THE SCHOLAR IS A THINKER. They love to learn, teach and add knowledge to the world. This means the Path of the Professional suits the Scholar to a tee.

When a Scholar is fortunate enough to land in this choice-area, it means they do not have to worry about making money because their career comes with a salary and pension. They can focus on what they’re really good at: thinking things through, completing puzzles, filling in missing knowledge gaps, researching the best way forward, developing the theories, solutions and models that make the world go ‘round, etc. This area also comes with plenty of opportunity for prestige, recognition and status, all of which signals to the Scholar that they’re doing good work and serving a worthwhile goal. This is important to them: professional credentials and collegial recognition.

What does NOT work for a Scholar is an overly politicized work environment; or to be working in an area that does not require intellectual engagement and/or a high degree of personal integrity.


THE SOCIAL CONNECTOR IS A LISTENER. This means the area of Care-giving works well; any situation where listening to people with empathy, concern and care.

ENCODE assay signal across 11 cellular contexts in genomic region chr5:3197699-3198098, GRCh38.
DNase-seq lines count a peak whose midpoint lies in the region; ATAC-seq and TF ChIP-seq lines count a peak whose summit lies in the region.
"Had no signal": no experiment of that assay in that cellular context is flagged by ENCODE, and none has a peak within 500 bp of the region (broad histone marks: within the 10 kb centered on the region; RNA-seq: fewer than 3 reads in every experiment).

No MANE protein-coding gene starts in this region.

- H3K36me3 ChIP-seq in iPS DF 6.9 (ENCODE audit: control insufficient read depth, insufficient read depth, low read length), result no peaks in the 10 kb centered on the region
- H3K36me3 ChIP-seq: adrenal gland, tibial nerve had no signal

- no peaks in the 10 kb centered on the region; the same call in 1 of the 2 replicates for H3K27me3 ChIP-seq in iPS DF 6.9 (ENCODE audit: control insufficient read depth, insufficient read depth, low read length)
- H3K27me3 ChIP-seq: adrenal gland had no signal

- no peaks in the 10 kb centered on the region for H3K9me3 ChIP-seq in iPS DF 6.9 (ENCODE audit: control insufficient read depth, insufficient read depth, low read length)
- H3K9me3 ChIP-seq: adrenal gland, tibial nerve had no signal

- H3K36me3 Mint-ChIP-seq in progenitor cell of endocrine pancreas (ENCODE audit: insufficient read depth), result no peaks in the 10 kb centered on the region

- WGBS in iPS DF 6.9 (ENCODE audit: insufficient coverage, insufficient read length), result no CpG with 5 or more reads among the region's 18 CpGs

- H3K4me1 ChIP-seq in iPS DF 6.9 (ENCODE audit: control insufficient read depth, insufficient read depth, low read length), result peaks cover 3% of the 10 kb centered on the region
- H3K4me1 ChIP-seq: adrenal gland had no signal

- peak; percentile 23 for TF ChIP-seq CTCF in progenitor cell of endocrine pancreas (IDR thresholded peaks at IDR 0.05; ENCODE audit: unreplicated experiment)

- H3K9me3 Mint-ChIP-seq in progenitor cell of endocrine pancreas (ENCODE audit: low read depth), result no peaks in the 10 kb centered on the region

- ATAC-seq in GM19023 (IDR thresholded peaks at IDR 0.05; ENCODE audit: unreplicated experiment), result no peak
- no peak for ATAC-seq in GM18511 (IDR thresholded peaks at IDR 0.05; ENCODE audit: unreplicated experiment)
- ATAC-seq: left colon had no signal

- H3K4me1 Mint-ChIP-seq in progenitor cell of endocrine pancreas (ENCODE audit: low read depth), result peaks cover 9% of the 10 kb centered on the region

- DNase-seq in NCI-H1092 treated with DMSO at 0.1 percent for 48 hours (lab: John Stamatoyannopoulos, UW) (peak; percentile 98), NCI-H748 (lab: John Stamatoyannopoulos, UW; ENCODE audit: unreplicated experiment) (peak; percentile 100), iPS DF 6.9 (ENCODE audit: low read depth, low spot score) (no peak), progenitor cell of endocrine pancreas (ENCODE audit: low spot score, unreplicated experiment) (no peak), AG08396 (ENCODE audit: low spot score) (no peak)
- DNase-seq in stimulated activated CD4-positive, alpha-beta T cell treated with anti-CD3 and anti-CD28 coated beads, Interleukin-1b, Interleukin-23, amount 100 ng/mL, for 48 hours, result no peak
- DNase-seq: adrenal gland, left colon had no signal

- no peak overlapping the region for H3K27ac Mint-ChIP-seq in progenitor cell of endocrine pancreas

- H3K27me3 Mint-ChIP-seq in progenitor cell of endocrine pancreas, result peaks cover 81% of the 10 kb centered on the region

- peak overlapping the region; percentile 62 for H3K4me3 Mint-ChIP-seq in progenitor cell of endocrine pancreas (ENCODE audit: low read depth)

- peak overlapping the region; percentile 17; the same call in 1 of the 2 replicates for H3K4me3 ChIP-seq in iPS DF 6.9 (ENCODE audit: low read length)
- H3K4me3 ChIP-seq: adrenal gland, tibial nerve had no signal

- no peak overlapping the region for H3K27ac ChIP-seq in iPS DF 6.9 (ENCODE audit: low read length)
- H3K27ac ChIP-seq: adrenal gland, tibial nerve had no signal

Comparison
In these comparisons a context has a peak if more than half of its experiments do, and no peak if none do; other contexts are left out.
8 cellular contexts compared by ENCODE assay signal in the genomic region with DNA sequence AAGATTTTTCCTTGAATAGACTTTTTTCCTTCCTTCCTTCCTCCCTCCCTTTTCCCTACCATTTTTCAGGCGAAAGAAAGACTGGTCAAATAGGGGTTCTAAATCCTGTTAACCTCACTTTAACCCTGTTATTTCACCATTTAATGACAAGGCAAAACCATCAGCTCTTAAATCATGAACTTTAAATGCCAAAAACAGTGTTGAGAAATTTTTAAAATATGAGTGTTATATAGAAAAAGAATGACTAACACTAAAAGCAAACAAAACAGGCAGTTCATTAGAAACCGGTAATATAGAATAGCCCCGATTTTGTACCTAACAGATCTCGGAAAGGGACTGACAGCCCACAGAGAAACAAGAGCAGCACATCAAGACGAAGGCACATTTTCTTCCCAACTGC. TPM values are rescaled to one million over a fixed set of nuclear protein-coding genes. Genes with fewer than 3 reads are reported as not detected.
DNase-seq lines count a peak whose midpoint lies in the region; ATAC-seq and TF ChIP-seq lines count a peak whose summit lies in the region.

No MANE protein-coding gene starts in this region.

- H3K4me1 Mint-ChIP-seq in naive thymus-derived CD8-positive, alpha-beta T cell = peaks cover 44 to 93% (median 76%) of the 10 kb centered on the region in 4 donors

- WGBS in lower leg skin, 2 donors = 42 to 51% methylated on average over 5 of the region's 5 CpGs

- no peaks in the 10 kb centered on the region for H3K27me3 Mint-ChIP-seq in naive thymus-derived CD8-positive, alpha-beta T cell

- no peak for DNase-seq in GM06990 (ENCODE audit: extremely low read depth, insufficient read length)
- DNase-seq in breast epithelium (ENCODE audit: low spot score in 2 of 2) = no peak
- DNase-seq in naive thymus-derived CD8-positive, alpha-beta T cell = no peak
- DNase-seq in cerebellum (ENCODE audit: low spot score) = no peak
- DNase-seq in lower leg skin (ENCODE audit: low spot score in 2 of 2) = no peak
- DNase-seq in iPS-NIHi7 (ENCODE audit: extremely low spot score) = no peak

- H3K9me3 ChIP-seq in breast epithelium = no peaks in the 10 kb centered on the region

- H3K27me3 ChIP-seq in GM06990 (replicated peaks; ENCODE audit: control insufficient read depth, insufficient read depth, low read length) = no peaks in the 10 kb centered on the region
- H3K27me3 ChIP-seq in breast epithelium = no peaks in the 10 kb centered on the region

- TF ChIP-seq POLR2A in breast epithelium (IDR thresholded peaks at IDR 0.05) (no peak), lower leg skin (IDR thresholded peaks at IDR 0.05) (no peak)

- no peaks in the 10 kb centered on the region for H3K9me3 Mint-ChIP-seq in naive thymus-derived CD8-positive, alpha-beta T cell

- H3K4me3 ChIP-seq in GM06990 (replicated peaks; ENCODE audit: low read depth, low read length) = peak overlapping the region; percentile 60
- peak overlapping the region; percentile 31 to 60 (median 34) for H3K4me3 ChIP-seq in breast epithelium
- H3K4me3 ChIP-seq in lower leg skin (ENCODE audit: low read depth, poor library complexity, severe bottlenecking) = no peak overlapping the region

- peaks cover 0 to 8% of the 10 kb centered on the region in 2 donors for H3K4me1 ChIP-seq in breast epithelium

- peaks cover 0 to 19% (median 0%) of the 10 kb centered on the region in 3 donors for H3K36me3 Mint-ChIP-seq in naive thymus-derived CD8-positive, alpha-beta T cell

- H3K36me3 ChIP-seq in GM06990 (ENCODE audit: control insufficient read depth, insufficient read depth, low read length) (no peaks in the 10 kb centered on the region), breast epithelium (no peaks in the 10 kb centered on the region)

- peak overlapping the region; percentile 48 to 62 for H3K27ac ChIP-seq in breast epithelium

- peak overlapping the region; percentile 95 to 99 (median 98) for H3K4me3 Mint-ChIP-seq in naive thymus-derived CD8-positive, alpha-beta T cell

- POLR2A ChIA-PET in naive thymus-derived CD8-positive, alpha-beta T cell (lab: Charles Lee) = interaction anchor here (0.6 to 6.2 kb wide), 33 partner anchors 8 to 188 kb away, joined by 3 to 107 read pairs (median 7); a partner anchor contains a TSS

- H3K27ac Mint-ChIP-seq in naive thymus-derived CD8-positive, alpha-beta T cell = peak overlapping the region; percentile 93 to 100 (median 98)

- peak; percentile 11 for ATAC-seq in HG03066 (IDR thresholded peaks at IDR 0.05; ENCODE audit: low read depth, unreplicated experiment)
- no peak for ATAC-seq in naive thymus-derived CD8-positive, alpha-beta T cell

When a Connector applies themselves to the arena of care-giving, their prized skill of listening, caring and responding are able to flourish. These are multi-taskers used to being involved in peoples’ lives in a practical, helpful way; and so the opportunities to serve are well served by this type. They are not problem-solvers; they are listeners and empathizers; responders and competent managers able to meet multiple needs. They feel most rewarded when they feel appreciated and needed; making money is not (necessarily) first priority, but relationship. This means their work may be paid or volunteer Community Service, but either way needs to be rewarded in way that honours the personal effort the Connector puts in.

What does NOT work for a Connector is being taken advantage of; or having to put out when they feel overwhelmed or under-appreciated. Rewarding the relentless work of listening and caring is important to a Connector being able to focus on the people at hand.